As someone who believes in the equal worth of every human person, this is good news:

The number of abortions performed in the United States dropped to 1.2 million in 2005 — the lowest level since 1976, according to a new report.

The number of abortions fell at least in part because the proportion of women ending their pregnancies with an abortion dropped 9 percent between 2000 and 2005, hitting the lowest level since 1975, according to a nationwide survey.

Some data:

The total number of abortions among women ages 15 to 44 declined from 1.3 million in 2000 to 1.2 million in 2005, an 8 percent drop that continued a trend that began in 1990, when the number of abortions peaked at more than 1.6 million, the survey found. The last time the number of abortions was that low was 1976, when slightly fewer than 1.2 million abortions were performed.

The abortion rate fell from 21.3 per 1,000 women ages 15 to 44 in 2000 to 19.4 in 2005, a 9 percent decline. That is the lowest since 1974, when the rate was 19.3, and far below the 1981 peak of 29.3.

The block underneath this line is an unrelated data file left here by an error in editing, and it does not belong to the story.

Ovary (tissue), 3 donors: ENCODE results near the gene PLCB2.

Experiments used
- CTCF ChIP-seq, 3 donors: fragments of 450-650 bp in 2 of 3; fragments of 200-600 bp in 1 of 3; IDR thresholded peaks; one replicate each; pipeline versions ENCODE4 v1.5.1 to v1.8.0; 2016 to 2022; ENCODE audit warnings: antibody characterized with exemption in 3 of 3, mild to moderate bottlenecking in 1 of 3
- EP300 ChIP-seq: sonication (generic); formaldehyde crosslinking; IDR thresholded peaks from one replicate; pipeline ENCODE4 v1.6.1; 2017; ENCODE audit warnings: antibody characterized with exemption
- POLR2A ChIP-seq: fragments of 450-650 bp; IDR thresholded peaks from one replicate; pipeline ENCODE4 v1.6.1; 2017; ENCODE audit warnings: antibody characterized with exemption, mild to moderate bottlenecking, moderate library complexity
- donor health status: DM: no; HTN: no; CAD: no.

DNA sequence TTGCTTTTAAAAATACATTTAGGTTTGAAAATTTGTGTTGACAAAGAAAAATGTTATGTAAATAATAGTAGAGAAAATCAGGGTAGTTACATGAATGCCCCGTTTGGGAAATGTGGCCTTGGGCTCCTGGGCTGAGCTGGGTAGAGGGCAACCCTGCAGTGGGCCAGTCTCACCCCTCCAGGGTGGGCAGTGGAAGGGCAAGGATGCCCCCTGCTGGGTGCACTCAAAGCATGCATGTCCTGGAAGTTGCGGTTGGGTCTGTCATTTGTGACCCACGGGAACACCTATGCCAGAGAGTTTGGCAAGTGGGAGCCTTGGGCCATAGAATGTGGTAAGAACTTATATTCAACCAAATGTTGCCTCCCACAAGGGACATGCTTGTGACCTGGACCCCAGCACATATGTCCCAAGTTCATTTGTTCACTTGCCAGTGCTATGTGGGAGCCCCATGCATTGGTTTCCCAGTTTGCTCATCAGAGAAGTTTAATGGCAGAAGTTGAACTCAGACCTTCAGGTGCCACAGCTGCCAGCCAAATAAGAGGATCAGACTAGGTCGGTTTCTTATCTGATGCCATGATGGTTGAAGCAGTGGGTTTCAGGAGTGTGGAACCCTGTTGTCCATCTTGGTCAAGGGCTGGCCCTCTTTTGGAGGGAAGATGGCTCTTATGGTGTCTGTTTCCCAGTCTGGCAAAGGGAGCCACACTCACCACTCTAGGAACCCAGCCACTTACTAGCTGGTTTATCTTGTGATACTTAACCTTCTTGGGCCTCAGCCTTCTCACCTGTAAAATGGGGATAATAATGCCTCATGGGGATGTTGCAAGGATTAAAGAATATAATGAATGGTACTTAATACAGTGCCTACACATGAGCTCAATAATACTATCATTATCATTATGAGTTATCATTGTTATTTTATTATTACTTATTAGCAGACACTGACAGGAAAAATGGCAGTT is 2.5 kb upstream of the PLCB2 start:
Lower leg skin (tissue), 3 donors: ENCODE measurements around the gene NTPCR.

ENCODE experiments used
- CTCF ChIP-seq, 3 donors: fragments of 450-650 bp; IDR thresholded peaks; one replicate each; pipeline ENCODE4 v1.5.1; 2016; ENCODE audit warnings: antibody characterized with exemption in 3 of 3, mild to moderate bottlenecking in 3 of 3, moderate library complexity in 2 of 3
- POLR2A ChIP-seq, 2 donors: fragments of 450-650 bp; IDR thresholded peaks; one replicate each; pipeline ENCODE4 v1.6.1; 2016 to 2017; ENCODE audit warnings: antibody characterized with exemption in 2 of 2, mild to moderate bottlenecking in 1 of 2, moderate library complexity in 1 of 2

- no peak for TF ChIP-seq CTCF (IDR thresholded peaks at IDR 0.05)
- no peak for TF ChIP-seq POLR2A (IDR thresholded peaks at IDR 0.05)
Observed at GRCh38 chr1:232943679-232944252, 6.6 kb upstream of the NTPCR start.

The abortion rate varies widely around the country, tending to be higher in the Northeast and lower in the South and Midwest. The rate in the District dropped 20 percent but remained higher than that of any state at 54.2. Virginia’s rate fell 9 percent, to 16.5, while Maryland’s rate rose 8 percent, to 31.5.

The proportion of pregnancies ending in abortion also declined, falling from 24.5 percent in 2000 to 22.4 percent in 2005 — a 9 percent drop and down from a high of 30.4 in 1983.

It’d be interesting to see the source of these numbers in more detail.

On first glance, it would appear that abortion is a highly effective informal genetic selection program against political liberals and those of low general intelligence.

Certainly the article implies that “blue states” have higher abortion rates than “red states,” and I would guess the politically conservative (who tend to oppose abortion as a lifestyle choice) practice it less than the politically liberal (who tend to support it as a lifestyle choice). Likewise, as a commonly cited reason for abortion is necessity, I would imagine that abortions are more common among the poor than the rich. As wealth correlates with general intelligence, abortion is thus a eugenics program that increases societal general intelligence across generations.